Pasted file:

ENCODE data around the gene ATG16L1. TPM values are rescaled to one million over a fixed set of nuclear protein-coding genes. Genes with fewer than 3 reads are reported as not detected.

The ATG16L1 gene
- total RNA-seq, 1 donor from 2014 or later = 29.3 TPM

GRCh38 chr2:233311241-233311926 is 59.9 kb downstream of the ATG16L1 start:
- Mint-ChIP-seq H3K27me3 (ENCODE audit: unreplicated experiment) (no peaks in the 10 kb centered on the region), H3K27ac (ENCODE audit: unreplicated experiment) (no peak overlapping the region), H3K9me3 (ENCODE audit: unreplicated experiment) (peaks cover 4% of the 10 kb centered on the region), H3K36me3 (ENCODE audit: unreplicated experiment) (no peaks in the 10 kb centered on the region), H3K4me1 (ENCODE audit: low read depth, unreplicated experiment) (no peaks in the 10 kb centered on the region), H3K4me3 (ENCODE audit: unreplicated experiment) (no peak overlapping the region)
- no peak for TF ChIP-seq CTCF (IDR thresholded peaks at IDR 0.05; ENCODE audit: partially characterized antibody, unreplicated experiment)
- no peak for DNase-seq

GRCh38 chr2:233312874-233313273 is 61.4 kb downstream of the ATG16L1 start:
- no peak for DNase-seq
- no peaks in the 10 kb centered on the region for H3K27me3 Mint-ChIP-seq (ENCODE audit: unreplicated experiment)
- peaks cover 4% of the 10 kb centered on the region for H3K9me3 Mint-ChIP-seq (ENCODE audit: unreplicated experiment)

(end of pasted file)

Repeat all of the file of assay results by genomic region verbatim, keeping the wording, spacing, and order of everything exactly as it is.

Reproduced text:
ENCODE data around the gene ATG16L1. TPM values are rescaled to one million over a fixed set of nuclear protein-coding genes. Genes with fewer than 3 reads are reported as not detected.

The ATG16L1 gene
- total RNA-seq, 1 donor from 2014 or later = 29.3 TPM

GRCh38 chr2:233311241-233311926 is 59.9 kb downstream of the ATG16L1 start:
- Mint-ChIP-seq H3K27me3 (ENCODE audit: unreplicated experiment) (no peaks in the 10 kb centered on the region), H3K27ac (ENCODE audit: unreplicated experiment) (no peak overlapping the region), H3K9me3 (ENCODE audit: unreplicated experiment) (peaks cover 4% of the 10 kb centered on the region), H3K36me3 (ENCODE audit: unreplicated experiment) (no peaks in the 10 kb centered on the region), H3K4me1 (ENCODE audit: low read depth, unreplicated experiment) (no peaks in the 10 kb centered on the region), H3K4me3 (ENCODE audit: unreplicated experiment) (no peak overlapping the region)
- no peak for TF ChIP-seq CTCF (IDR thresholded peaks at IDR 0.05; ENCODE audit: partially characterized antibody, unreplicated experiment)
- no peak for DNase-seq

GRCh38 chr2:233312874-233313273 is 61.4 kb downstream of the ATG16L1 start:
- no peak for DNase-seq
- no peaks in the 10 kb centered on the region for H3K27me3 Mint-ChIP-seq (ENCODE audit: unreplicated experiment)
- peaks cover 4% of the 10 kb centered on the region for H3K9me3 Mint-ChIP-seq (ENCODE audit: unreplicated experiment)